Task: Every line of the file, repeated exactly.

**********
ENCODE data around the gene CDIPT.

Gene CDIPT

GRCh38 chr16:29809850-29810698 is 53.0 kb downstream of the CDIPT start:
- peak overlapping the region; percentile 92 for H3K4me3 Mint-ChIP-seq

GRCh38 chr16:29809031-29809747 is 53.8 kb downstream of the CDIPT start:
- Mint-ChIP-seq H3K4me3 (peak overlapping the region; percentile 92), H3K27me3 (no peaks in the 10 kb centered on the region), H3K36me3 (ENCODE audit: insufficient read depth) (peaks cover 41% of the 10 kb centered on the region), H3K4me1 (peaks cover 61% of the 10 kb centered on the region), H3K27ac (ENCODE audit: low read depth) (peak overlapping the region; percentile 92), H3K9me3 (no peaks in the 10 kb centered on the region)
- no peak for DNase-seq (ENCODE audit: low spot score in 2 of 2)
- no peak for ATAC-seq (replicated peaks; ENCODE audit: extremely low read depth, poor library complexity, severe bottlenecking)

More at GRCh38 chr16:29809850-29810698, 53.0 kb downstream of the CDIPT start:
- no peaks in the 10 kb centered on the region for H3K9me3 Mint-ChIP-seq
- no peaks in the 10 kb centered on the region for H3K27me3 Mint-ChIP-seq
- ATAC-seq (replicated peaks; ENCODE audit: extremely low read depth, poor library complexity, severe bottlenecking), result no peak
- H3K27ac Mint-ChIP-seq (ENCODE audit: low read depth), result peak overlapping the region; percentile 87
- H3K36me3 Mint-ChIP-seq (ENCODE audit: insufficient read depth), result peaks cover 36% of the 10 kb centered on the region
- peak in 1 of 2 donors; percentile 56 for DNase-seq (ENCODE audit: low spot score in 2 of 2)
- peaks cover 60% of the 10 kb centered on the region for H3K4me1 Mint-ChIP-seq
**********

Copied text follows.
ENCODE data around the gene CDIPT.

Gene CDIPT

GRCh38 chr16:29809850-29810698 is 53.0 kb downstream of the CDIPT start:
- peak overlapping the region; percentile 92 for H3K4me3 Mint-ChIP-seq

GRCh38 chr16:29809031-29809747 is 53.8 kb downstream of the CDIPT start:
- Mint-ChIP-seq H3K4me3 (peak overlapping the region; percentile 92), H3K27me3 (no peaks in the 10 kb centered on the region), H3K36me3 (ENCODE audit: insufficient read depth) (peaks cover 41% of the 10 kb centered on the region), H3K4me1 (peaks cover 61% of the 10 kb centered on the region), H3K27ac (ENCODE audit: low read depth) (peak overlapping the region; percentile 92), H3K9me3 (no peaks in the 10 kb centered on the region)
- no peak for DNase-seq (ENCODE audit: low spot score in 2 of 2)
- no peak for ATAC-seq (replicated peaks; ENCODE audit: extremely low read depth, poor library complexity, severe bottlenecking)

More at GRCh38 chr16:29809850-29810698, 53.0 kb downstream of the CDIPT start:
- no peaks in the 10 kb centered on the region for H3K9me3 Mint-ChIP-seq
- no peaks in the 10 kb centered on the region for H3K27me3 Mint-ChIP-seq
- ATAC-seq (replicated peaks; ENCODE audit: extremely low read depth, poor library complexity, severe bottlenecking), result no peak
- H3K27ac Mint-ChIP-seq (ENCODE audit: low read depth), result peak overlapping the region; percentile 87
- H3K36me3 Mint-ChIP-seq (ENCODE audit: insufficient read depth), result peaks cover 36% of the 10 kb centered on the region
- peak in 1 of 2 donors; percentile 56 for DNase-seq (ENCODE audit: low spot score in 2 of 2)
- peaks cover 60% of the 10 kb centered on the region for H3K4me1 Mint-ChIP-seq